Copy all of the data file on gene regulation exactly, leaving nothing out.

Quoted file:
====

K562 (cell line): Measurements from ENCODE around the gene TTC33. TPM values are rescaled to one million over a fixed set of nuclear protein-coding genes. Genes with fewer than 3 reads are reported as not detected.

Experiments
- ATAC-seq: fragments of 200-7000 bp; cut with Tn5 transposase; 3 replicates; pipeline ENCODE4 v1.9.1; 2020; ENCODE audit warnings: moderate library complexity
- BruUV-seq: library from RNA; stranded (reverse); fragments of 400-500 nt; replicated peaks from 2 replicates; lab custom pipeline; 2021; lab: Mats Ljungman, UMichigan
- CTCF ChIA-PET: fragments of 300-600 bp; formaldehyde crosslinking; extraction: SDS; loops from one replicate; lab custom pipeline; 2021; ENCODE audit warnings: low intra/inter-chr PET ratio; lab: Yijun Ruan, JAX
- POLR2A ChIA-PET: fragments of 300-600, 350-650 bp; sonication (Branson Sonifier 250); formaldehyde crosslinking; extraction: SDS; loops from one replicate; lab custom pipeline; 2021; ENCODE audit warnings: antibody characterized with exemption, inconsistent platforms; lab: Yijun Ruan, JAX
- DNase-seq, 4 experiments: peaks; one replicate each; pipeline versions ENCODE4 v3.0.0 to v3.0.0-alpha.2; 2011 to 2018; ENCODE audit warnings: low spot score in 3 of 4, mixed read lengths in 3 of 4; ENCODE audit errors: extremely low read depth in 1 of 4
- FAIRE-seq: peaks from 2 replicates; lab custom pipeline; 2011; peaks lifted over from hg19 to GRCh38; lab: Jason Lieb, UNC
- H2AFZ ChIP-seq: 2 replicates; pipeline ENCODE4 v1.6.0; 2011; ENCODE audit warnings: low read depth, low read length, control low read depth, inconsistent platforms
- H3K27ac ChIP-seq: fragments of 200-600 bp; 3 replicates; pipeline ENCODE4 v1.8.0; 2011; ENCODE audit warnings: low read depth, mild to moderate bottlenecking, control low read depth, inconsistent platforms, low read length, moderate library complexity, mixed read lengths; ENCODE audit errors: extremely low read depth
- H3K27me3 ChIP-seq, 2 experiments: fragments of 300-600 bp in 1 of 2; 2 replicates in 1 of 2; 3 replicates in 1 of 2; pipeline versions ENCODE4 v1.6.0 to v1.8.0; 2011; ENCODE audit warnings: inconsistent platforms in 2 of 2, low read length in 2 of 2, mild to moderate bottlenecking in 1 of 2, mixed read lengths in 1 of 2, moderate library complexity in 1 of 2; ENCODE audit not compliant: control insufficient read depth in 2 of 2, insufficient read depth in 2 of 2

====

K562 (cell line): Measurements from ENCODE around the gene TTC33. TPM values are rescaled to one million over a fixed set of nuclear protein-coding genes. Genes with fewer than 3 reads are reported as not detected.

Experiments
- ATAC-seq: fragments of 200-7000 bp; cut with Tn5 transposase; 3 replicates; pipeline ENCODE4 v1.9.1; 2020; ENCODE audit warnings: moderate library complexity
- BruUV-seq: library from RNA; stranded (reverse); fragments of 400-500 nt; replicated peaks from 2 replicates; lab custom pipeline; 2021; lab: Mats Ljungman, UMichigan
- CTCF ChIA-PET: fragments of 300-600 bp; formaldehyde crosslinking; extraction: SDS; loops from one replicate; lab custom pipeline; 2021; ENCODE audit warnings: low intra/inter-chr PET ratio; lab: Yijun Ruan, JAX
- POLR2A ChIA-PET: fragments of 300-600, 350-650 bp; sonication (Branson Sonifier 250); formaldehyde crosslinking; extraction: SDS; loops from one replicate; lab custom pipeline; 2021; ENCODE audit warnings: antibody characterized with exemption, inconsistent platforms; lab: Yijun Ruan, JAX
- DNase-seq, 4 experiments: peaks; one replicate each; pipeline versions ENCODE4 v3.0.0 to v3.0.0-alpha.2; 2011 to 2018; ENCODE audit warnings: low spot score in 3 of 4, mixed read lengths in 3 of 4; ENCODE audit errors: extremely low read depth in 1 of 4
- FAIRE-seq: peaks from 2 replicates; lab custom pipeline; 2011; peaks lifted over from hg19 to GRCh38; lab: Jason Lieb, UNC
- H2AFZ ChIP-seq: 2 replicates; pipeline ENCODE4 v1.6.0; 2011; ENCODE audit warnings: low read depth, low read length, control low read depth, inconsistent platforms
- H3K27ac ChIP-seq: fragments of 200-600 bp; 3 replicates; pipeline ENCODE4 v1.8.0; 2011; ENCODE audit warnings: low read depth, mild to moderate bottlenecking, control low read depth, inconsistent platforms, low read length, moderate library complexity, mixed read lengths; ENCODE audit errors: extremely low read depth
- H3K27me3 ChIP-seq, 2 experiments: fragments of 300-600 bp in 1 of 2; 2 replicates in 1 of 2; 3 replicates in 1 of 2; pipeline versions ENCODE4 v1.6.0 to v1.8.0; 2011; ENCODE audit warnings: inconsistent platforms in 2 of 2, low read length in 2 of 2, mild to moderate bottlenecking in 1 of 2, mixed read lengths in 1 of 2, moderate library complexity in 1 of 2; ENCODE audit not compliant: control insufficient read depth in 2 of 2, insufficient read depth in 2 of 2